It was nearly impossible to watch the Rangers’$2 1–0 victory/blocked-shot-a-thon against the Bruins on Saturday and not wonder what a seven-game series between those teams might look like. The matchup is certainly a possibility: Boston currently sits in third place in the conference, while the Rangers — who are tied with sixth-place Montreal in points but lose the first tiebreaker — occupy the seventh spot. And while the Rangers — who enjoy a seven-point lead over ninth-place Carolina — are in terrific shape to qualify for the playoffs, they could realistically finish anywhere from fifth to eighth, particularly with Tampa Bay in a late season free-fall. So with the teams occupying the first four spots unlikely to change — their order is in doubt, but the teams themselves really aren’t — is it too early to look at the potential first round opponents? We think that it is not.
Current No. 1 Seed: Philadelphia Flyers
Season Series: One regulation Rangers win, four regulation Flyers wins, one game remaining.
The Rangers had struggled against Philly all year — the teams’ first two games resulted in convincing 4–1 Flyers victories — but in their last meeting, the Rangers exploded for seven goals in a 7–0 laugher at the Garden. Worth noting: Jeff Carter missed that game because of the flu. Also worth noting, though: Chris Pronger has been out since March 8 with a hand injury but is making progress and could return for the Flyers’ final two regular season games.
Current No. 2 Seed: Washington Capitals
Season Series: Two regulation Rangers wins, one shootout Rangers win, one regulation Capitals win.
When the Rangers routed the Caps 7–0 at the Garden in December — back during the glorious run of 24/7 — we’d thought that the convincing margin of victory was largely a product of the Capitals’ dreadful December. But since then, the Rangers have beaten Washington twice more, both times in Washington, including a 6–0 rout last month. And the Rangers, in large part because of the defensive pair of Marc Staal and Dan Girardi, have contained Alex Ovechkin: In four games against the Rangers, he had no goals, two assists, and a minus-1 rating. That said, Washington is among the hottest teams in hockey right now: Following that 6–0 loss to the Rangers, they won nine straight, and have won twelve out of fourteen. If the Rangers hope to rely on their late-season momentum in the first round, this is the wrong opponent to do it against.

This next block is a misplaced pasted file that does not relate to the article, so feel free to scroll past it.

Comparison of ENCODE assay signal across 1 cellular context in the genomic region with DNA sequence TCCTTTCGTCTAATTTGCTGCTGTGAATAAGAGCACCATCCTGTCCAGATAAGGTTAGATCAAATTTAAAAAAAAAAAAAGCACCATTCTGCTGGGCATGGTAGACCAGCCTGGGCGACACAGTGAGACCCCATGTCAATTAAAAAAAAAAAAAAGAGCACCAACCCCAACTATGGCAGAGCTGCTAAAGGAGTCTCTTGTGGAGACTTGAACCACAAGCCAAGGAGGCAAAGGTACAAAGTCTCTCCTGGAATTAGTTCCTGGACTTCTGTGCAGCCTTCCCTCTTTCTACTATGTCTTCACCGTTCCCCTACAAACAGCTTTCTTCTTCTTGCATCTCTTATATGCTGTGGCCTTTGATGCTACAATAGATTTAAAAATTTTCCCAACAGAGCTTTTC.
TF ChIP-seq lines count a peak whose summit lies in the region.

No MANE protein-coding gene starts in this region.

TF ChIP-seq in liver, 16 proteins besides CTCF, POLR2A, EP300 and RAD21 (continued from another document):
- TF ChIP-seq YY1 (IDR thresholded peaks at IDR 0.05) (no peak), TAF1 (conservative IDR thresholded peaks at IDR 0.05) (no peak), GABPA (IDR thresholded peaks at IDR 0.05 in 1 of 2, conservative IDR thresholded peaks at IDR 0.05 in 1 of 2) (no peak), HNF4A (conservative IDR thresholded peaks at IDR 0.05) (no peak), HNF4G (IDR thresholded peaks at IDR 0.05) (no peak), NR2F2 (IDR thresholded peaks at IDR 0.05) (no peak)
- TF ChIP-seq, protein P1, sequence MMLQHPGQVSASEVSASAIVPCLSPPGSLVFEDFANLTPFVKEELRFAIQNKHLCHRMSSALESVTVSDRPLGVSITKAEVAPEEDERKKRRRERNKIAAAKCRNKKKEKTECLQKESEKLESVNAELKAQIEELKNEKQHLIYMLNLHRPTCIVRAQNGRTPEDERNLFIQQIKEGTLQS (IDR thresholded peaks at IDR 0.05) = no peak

Current No. 3 Seed: Boston Bruins
Season Series: Two regulation Rangers wins, one regulation Bruins win, one game remaining.
The Rangers played one of their gutsiest games of the season Saturday, blocking eighteen shots in the third period alone to help preserve Henrik Lundqvist’s 1–0 shutout after the Bruins came out flat through two periods. But that’s the type of game you’d expect between these teams: The Bruins have allowed the fewest goals in the conference, the Rangers have allowed the second fewest, and both teams are comfortable playing a blue-collar style of hockey.
Current No. 4 Seed: Pittsburgh Penguins
Season Series: Three regulation Rangers wins, one overtime Rangers win, one regulation Penguins win, one shootout Penguins win.
The Rangers 23-14-1 road record includes three wins at the Consol Energy Center — all of which involved a third-period Rangers comeback. (The flip side to that: Relying on those third-period rallies, as the Rangers have done quite a bit this year, can be awfully dangerous.) The Penguins are still playing without Sidney Crosby and Evgeni Malkin — and will be without Matt Cooke until the second round of the playoffs — but have been on a tear of their own of late: They’ve lost just once in their last seven and twice in their last ten. For what it’s worth, their last four wins have all come by virtue of the shootout.